Graduate students are mobilizing to protest a change in Columbian School of Arts and Sciences policy that would raise the tuition of doctoral students in the dissertation stage $645 per semester.
Until recently, doctoral candidates who had completed 72 credit hours of course work but still were working on their dissertations were required to pay a continuous enrollment fee of $35 to the University each semester.
But as of September 1999, Columbian School doctoral and masters’ degree candidates who have completed their exams and are in the dissertation, or Unit II, stage will be required to register for continuing research at a cost of one credit hour – $680 – each semester until graduation.
“We see it as a big problem,” said Rachel Riedner, a human sciences doctoral candidate. “Those of us in grad programs are supporting ourselves, and this change could prohibit people from finishing.”
“I know a lot of people are upset, but if we are going to carry them on the books, they ought to be paying some sort of fee,” said Christopher Sterling, associate dean for graduate studies in the Columbian School. “And it is hard to believe that somebody would complete 72 hours and then not be able to finish because they couldn’t pay for another credit hour.”
Carol Sigelman, associate vice president for research and graduate studies, said the fee was implemented to compensate the University for graduate students’ use of facilities such as the library and computer labs, as well as access to GW professors.
“None of those resources come free,” Sigelman said.
Sterling added the policy change may be partially intended to encourage students to finish their degrees in the shortest possible period of time.
“We do have trouble with people who can’t bring their work to a close,” he said. “As they get farther from their exams, they risk the possibility that the field may have moved on without them.
“For the most part, this will affect students who have been around too long,” Sterling said. “We’re not trying to goad people into finishing, but come on, there are people out there who think there is nothing else in life besides getting a Ph.D.”
GW’s other schools began to charge Unit II doctoral students one credit hour per semester in 1992. But until now, CSAS had not implemented the fee for its doctoral candidates, Sterling said.
The consensus in 1992 was that the policy disproportionately affected doctoral students in the humanities, who usually spend longer working on their dissertations than their counterparts in engineering and the sciences, whose work might be out of date after several years, he said.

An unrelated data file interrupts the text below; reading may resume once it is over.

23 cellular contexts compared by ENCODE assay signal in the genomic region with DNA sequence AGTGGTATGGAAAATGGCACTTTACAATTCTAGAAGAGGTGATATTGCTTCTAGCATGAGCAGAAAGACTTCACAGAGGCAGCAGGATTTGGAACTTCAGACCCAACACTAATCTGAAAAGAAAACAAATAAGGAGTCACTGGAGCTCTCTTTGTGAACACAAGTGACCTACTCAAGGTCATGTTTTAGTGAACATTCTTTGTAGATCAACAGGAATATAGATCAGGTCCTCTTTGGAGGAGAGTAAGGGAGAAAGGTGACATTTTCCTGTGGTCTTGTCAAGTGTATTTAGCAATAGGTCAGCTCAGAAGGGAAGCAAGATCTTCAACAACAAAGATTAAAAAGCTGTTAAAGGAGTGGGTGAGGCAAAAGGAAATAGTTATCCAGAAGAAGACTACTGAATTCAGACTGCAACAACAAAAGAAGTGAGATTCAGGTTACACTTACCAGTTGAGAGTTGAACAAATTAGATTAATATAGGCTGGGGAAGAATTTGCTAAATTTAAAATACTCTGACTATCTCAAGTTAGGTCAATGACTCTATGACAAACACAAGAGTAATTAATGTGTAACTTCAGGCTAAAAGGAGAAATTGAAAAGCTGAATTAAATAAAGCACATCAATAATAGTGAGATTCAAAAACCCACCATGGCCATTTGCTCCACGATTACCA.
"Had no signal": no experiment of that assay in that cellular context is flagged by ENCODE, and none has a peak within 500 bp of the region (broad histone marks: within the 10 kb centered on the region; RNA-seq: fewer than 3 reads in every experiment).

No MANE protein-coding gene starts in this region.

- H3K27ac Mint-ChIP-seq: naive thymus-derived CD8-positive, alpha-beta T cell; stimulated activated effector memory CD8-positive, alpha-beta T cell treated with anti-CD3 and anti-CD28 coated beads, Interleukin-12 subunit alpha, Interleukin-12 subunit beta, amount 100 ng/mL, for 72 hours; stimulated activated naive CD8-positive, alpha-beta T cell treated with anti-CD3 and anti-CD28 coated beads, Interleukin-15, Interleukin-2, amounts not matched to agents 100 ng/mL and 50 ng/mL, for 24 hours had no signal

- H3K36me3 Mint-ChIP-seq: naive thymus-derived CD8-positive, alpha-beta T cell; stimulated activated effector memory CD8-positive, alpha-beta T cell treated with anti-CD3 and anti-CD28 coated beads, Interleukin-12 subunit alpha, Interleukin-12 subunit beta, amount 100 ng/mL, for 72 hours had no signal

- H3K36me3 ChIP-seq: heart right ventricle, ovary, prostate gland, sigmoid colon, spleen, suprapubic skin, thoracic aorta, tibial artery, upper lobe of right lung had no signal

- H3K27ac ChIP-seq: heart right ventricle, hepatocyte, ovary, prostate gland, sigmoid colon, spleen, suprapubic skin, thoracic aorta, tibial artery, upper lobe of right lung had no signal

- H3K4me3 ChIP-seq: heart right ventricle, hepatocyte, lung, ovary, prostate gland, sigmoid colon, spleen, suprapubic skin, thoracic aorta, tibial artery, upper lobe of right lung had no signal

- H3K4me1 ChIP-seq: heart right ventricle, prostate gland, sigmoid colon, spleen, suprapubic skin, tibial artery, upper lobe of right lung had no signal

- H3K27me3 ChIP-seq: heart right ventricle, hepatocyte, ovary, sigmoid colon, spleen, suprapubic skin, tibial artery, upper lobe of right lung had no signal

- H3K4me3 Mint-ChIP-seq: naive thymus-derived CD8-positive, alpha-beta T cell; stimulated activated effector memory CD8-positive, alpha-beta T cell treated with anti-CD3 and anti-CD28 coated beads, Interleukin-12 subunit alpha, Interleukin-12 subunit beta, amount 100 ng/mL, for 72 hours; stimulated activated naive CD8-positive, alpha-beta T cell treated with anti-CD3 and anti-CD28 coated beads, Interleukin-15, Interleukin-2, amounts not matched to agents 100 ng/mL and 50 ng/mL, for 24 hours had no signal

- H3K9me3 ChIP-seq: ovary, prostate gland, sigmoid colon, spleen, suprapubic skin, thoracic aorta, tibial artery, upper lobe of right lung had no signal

“The Columbian School of Arts and Sciences had been deviating from this policy until it was brought to the attention of the Graduate Enrollment Management Committee,” Sigelman said. “There was a degree of unfairness in forcing a student in the school of engineering or education to pay the fee while somebody in CSAS did not.”
A letter to the Faculty Senate, written by an informal coalition of students, said, “In certain disciplines, especially in the humanities and social sciences, students will complete the course work of the doctoral degrees in three years or more, and only then begin the process of selecting, researching and writing on their dissertation topic.
“The National Research Council has determined that in history, for example, the average enrolled time to degree is 8.8 years,” the letter said.
The letter also asserts that the administration uses the money as a recruiting tool rather than to support more senior doctoral candidates who have completed their course work.
Riedner and other students said they will press the issue for months, beginning at a Faculty Senate meeting Sept. 11, when they will present a petition with more than 75 signatures in an effort to force the Student Association to take action.
With the enlisted support of the National Association of Graduate and Professional Students, Riedner said she hopes to change the administration’s mind before the 1999-2000 tuition rates are finalized next March.
“Often it is forgotten that grads are 60 percent of the GW population,” said Emily Cummins, a political science graduate student. “This is a little-publicized policy change that impacts approximately 2,000 GW students who are seeking doctorates in a variety of specialties.”
“I don’t have to tell you how expensive this place is. But this was not a Columbian School decision. This was dictated out of Rice Hall,” Sterling said.
“Based on the unequal application of existing policies, the committee recommended this change,” Sigelman said.
This article appeared in the August 31, 1998 issue of the Hatchet.